How Bangabandhu’s killers escaped justice for so long
The assassination of the Father of the Nation, Bangabandhu Sheikh Mujibur Rahman, and his family marked the beginning of a black chapter in the history of Bangladesh. After the assassination of Bangabandhu Sheikh Mujibur Rahman and his 17 family members on August 15, 1975, self-proclaimed President Khondaker Mostaq Ahmad, who was a member of Bangabandhu’s cabinet, issued an ordinance to protect the killers of Bangabandhu. That ordinance was also validated by Major General Ziaur Rahman, who was appointed as the chief of army at the time.
The ordinance was known as the Indemnity Ordinance 1975, which was issued on September 26, 1975. This ordinance granted immunity from prosecution to the assassins of Mujib and his family. As the parliament of Bangladesh was not in session, the law was promulgated on September 26, 1975, in the form of an ordinance by President Khondaker Mostaq Ahmad.
Major General Ziaur Rahman transformed it into legislation by the Fifth Amendment to the constitution on July 9, 1979. Thus, the Indemnity Act became enshrined in the constitution of Bangladesh.
The ordinance was divided into two parts. The first part of the infamous Indemnity Ordinance 1975 stated that no suit, prosecution, or other proceedings, legal or disciplinary, shall lie, or be taken in before or by any court, including the Supreme Court and court martial, or other authority in respect to certain acts or things done in connection with, in preparation of, or execution of any plan for, or steps necessitating, the incident of August 15, 1975 and the proclamation of martial law on the morning of August 15, 1975.
In the second part, it was mentioned that those named by the president as people related to the assassination were indemnified. Initially, the legislation gave immunity to the persons involved in the assassination of Sheikh Mujibur Rahman, but later Ziaur Rahman and Hussain Muhammad Eshad further amended the law to legalize the military coups, martial law decrees and orders, and other political events and decrees promulgated under their rule.
On February 18, 1979 the second parliamentary election was held under martial law. In that election, Ziaur Rahman’s party BNP won with a two-third majority. All ordinance and declarations made under the four years of martial law, including the Indemnity Ordinance, were legalized through the Fifth Amendment of the constitution.
The amendment was passed on April 9, 1979. The amendment legalized the Indemnity Ordinance and indemnified the perpetrators of the August 15 massacre. If the Indemnity Ordinance issued by Mostaq had not been validated during the rule of Ziaur Rahman, legal proceedings could have been initiated against the murderers with the repeal of martial law on April 9, 1979.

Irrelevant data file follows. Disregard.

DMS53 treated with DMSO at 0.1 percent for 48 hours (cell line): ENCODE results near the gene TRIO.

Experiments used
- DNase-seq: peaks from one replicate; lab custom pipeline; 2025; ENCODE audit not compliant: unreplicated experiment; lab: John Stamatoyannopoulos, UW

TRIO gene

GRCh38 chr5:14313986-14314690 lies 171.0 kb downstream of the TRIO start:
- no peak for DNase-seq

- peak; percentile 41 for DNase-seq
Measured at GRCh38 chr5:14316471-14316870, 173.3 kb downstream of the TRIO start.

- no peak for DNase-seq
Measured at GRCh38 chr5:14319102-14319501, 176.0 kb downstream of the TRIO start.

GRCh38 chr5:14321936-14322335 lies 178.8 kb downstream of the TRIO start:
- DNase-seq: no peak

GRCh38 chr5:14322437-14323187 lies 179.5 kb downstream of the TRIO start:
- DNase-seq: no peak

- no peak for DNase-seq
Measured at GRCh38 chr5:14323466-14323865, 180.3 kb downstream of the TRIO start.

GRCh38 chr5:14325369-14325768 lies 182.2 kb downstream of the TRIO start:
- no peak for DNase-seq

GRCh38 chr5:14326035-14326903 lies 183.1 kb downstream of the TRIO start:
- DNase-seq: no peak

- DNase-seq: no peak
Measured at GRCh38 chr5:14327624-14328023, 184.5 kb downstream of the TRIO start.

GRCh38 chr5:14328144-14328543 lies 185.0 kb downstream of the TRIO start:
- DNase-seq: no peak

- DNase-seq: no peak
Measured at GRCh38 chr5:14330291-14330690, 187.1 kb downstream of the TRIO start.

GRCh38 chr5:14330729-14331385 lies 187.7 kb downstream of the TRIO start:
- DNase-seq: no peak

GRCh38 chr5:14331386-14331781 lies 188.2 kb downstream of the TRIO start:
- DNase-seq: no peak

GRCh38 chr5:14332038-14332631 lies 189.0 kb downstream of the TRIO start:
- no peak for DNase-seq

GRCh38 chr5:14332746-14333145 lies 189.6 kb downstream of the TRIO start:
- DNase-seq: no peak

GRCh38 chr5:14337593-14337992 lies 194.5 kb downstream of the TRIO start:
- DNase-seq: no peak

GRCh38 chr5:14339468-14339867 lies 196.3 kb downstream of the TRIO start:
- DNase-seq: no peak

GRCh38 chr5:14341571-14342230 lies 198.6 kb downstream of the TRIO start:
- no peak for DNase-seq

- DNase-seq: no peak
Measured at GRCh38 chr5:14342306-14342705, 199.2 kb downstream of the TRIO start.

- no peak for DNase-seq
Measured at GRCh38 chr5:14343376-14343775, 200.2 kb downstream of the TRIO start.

The Indemnity Act was repealed after the Awami League formed a government with Sheikh Hasina as the prime minister of Bangladesh. The parliament repealed the Indemnity Act on November 12, 1996. This paved the way to bring the killers of Sheikh Mujib and his family members to justice.
Two out of the twelve killers filed a writ petition with the High Court challenging the Indemnity Repeal Act. The High Court dismissed their petition on Jan 28, 1997. The Indemnity Repeal Act was passed legitimately. The High Court observed that the Indemnity Repeal Act was not in conflict with the constitution.
The Indemnity Ordinance 1975 has been declared void-ab-initio being ultra vires of the constitution. In the light of the decision reported in A.I.R. 1956 (All) 684, the High Court Division held that an unconstitutional act is not a law. It is, in legal contemplation, as inoperative as if it had never been passed.
A full bench of the Appellate Division heard an appeal by the killers and gave the verdict against them. They filed a review petition but it was rejected. In the verdict, the Appellate Division said that such an ordinance could not remain in place to judge any criminal offense -- the Indemnity Ordinance was not supported by the constitution.
Therefore, the regular power of the parliament to repeal a law was never hindered. On November 19, 2009, the Appellate Division of the Supreme Court upheld the death penalty of 12 convicted former army officials for the assassination of Bangabandhu and his family members. Five assassins were executed on January 27, 2010.
They are Syed Faruk Rahman, Mohiuddin Ahmed, Bazlul Huda, AKM Mohiuddin Ahmed, and Sultan Shahriar Rashid Khan. One of the twelve convicts, who absconded to Zimbabwe, met natural death. On April 12, 2020, the seventh killer, Abdul Majed, was hanged.
The government of Bangladesh is trying to bring back the five remaining self- confessed killers -- who absconded abroad -- for the execution of the death sentences awarded by the apex court. They are Khandaker Abdur Rashid, Shariful Haque Dalim, Noor Chowdhury, Rashed Chowdhury, and Risaldar Moslehuddin.
To remember August 15, 1975 is to evoke the period wherein Bangladesh entered its darkest, bloodiest chapter. No case needs to be argued. Just naming the date is enough.
Miti Sanjana is an Advocate of the Supreme Court of Bangladesh, partner of Legal Counsel, and an activist.